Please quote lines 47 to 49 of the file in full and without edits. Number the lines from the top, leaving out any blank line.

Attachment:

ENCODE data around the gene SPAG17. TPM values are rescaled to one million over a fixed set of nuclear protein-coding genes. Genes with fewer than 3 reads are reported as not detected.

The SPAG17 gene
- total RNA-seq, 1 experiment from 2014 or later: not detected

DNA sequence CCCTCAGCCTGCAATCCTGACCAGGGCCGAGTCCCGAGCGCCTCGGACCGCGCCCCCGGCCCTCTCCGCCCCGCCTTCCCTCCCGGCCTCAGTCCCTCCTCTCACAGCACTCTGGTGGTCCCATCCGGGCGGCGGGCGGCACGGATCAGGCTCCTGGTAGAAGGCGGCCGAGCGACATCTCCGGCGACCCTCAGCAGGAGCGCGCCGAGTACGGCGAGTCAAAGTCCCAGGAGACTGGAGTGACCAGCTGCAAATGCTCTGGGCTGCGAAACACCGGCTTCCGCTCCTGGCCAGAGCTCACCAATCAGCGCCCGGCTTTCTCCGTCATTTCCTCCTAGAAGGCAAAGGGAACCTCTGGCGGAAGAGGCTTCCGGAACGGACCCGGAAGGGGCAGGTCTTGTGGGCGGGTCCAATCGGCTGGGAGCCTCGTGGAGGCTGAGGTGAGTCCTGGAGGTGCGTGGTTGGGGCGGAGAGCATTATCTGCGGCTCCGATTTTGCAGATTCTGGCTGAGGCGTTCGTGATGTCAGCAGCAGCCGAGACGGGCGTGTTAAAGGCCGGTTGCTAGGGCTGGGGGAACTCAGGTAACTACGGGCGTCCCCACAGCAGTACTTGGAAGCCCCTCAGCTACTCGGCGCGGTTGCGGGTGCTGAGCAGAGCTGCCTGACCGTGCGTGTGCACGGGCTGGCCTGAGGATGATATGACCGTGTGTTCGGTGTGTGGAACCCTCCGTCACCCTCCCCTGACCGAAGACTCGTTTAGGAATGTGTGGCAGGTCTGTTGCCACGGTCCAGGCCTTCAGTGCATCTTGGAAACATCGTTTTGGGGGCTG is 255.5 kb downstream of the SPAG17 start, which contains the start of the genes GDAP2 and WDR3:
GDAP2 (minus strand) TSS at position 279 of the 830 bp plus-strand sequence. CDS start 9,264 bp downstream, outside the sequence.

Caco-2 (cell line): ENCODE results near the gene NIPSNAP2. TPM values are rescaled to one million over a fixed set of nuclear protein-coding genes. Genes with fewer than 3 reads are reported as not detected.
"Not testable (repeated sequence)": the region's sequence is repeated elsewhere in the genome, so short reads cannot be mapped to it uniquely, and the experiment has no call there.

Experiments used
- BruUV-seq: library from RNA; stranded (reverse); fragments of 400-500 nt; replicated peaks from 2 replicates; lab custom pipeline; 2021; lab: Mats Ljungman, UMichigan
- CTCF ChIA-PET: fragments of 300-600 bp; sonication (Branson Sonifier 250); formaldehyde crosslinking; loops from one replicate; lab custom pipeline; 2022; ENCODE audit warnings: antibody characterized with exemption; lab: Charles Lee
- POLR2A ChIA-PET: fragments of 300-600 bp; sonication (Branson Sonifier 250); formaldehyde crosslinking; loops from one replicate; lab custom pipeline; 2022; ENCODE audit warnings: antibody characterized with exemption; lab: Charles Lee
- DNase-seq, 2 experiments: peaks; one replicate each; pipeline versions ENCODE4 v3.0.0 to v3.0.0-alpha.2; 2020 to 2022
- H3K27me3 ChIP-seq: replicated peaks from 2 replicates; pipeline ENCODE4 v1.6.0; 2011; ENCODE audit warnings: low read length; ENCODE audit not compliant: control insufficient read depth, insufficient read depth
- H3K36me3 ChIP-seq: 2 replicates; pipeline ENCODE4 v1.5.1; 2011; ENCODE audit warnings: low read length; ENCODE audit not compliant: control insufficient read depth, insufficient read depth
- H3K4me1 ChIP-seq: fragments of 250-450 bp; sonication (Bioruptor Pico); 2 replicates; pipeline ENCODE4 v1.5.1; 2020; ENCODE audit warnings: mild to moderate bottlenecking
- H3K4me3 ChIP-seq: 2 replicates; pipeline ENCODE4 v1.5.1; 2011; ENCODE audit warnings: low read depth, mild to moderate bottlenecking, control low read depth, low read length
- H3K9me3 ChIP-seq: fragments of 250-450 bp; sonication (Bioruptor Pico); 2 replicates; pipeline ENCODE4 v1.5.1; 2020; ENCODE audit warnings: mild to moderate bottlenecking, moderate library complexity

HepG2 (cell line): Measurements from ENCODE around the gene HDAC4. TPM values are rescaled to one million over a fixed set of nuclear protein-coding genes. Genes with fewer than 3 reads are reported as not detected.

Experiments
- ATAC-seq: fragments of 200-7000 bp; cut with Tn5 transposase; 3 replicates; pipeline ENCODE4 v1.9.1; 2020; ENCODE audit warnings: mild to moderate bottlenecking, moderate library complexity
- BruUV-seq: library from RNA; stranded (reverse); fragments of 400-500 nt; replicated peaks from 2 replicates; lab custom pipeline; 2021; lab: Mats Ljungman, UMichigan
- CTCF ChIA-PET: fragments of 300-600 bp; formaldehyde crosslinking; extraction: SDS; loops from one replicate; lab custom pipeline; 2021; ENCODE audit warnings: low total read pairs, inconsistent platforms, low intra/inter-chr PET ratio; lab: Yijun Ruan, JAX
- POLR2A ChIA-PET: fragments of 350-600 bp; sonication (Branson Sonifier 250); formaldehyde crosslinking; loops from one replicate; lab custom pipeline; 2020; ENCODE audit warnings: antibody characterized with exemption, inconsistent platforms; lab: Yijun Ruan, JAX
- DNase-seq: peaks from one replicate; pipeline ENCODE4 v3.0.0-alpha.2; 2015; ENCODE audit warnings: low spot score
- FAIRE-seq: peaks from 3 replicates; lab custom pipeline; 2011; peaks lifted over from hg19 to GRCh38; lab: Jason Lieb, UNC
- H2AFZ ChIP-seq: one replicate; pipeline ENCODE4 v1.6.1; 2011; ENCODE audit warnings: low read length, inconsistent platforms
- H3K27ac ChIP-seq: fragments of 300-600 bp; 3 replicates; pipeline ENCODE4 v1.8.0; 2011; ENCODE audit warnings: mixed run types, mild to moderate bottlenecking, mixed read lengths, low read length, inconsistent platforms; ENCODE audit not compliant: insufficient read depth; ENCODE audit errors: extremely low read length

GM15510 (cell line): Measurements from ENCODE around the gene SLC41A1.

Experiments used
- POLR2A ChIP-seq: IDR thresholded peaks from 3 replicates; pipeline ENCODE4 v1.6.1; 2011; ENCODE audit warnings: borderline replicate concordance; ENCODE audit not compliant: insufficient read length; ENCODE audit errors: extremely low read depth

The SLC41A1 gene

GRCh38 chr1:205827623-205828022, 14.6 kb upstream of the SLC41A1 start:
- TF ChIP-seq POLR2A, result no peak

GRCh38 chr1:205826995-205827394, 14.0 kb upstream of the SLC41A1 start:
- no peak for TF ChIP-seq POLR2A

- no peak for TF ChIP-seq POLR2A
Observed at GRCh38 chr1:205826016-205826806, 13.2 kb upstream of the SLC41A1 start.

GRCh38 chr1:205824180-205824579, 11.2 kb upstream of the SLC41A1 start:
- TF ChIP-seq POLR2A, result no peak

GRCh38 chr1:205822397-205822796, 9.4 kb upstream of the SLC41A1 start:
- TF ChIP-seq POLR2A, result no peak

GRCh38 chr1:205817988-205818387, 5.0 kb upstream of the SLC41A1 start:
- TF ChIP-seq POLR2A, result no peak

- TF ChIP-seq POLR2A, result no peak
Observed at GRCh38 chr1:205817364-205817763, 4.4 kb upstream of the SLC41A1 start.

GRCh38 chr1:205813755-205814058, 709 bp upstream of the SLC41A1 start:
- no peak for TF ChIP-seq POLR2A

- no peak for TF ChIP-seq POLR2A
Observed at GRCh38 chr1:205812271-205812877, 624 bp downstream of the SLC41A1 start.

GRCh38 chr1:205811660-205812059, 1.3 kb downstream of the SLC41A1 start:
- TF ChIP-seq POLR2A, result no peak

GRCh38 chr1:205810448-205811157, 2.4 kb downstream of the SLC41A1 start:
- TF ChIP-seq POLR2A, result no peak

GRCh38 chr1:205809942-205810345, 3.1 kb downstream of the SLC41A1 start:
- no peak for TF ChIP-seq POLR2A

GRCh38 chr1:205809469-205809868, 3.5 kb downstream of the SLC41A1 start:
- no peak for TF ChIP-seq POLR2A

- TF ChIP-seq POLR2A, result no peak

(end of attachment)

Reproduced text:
- no peak for TF ChIP-seq POLR2A

- no peak for TF ChIP-seq POLR2A
Observed at GRCh38 chr1:205812271-205812877, 624 bp downstream of the SLC41A1 start.